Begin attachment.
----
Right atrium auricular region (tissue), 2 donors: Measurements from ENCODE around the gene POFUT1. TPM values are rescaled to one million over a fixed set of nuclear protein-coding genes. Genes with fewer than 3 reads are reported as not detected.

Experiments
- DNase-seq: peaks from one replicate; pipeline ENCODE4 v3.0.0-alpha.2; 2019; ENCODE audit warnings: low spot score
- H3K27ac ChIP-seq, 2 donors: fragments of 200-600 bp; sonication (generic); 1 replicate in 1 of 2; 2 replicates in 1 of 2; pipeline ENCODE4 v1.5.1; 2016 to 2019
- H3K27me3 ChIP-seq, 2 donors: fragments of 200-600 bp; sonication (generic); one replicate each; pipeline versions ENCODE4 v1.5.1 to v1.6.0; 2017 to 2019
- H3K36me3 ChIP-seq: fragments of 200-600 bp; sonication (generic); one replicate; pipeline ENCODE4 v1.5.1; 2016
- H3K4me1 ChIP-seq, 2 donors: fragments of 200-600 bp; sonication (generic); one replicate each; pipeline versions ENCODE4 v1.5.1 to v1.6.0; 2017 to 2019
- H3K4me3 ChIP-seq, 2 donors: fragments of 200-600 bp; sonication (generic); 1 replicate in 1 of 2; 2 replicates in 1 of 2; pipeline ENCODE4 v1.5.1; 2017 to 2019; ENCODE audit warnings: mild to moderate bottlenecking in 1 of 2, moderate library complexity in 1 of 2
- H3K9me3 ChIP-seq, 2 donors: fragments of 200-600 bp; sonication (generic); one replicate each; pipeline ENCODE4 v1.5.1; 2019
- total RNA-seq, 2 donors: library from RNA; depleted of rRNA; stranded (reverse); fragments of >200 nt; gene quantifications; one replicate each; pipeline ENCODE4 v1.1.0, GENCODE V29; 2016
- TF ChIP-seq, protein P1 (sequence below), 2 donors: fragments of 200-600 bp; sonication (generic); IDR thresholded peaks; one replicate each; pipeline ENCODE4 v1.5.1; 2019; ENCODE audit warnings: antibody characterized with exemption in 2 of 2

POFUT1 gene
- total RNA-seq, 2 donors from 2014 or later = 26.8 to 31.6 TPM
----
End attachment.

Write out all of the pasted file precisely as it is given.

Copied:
Right atrium auricular region (tissue), 2 donors: Measurements from ENCODE around the gene POFUT1. TPM values are rescaled to one million over a fixed set of nuclear protein-coding genes. Genes with fewer than 3 reads are reported as not detected.

Experiments
- DNase-seq: peaks from one replicate; pipeline ENCODE4 v3.0.0-alpha.2; 2019; ENCODE audit warnings: low spot score
- H3K27ac ChIP-seq, 2 donors: fragments of 200-600 bp; sonication (generic); 1 replicate in 1 of 2; 2 replicates in 1 of 2; pipeline ENCODE4 v1.5.1; 2016 to 2019
- H3K27me3 ChIP-seq, 2 donors: fragments of 200-600 bp; sonication (generic); one replicate each; pipeline versions ENCODE4 v1.5.1 to v1.6.0; 2017 to 2019
- H3K36me3 ChIP-seq: fragments of 200-600 bp; sonication (generic); one replicate; pipeline ENCODE4 v1.5.1; 2016
- H3K4me1 ChIP-seq, 2 donors: fragments of 200-600 bp; sonication (generic); one replicate each; pipeline versions ENCODE4 v1.5.1 to v1.6.0; 2017 to 2019
- H3K4me3 ChIP-seq, 2 donors: fragments of 200-600 bp; sonication (generic); 1 replicate in 1 of 2; 2 replicates in 1 of 2; pipeline ENCODE4 v1.5.1; 2017 to 2019; ENCODE audit warnings: mild to moderate bottlenecking in 1 of 2, moderate library complexity in 1 of 2
- H3K9me3 ChIP-seq, 2 donors: fragments of 200-600 bp; sonication (generic); one replicate each; pipeline ENCODE4 v1.5.1; 2019
- total RNA-seq, 2 donors: library from RNA; depleted of rRNA; stranded (reverse); fragments of >200 nt; gene quantifications; one replicate each; pipeline ENCODE4 v1.1.0, GENCODE V29; 2016
- TF ChIP-seq, protein P1 (sequence below), 2 donors: fragments of 200-600 bp; sonication (generic); IDR thresholded peaks; one replicate each; pipeline ENCODE4 v1.5.1; 2019; ENCODE audit warnings: antibody characterized with exemption in 2 of 2

POFUT1 gene
- total RNA-seq, 2 donors from 2014 or later = 26.8 to 31.6 TPM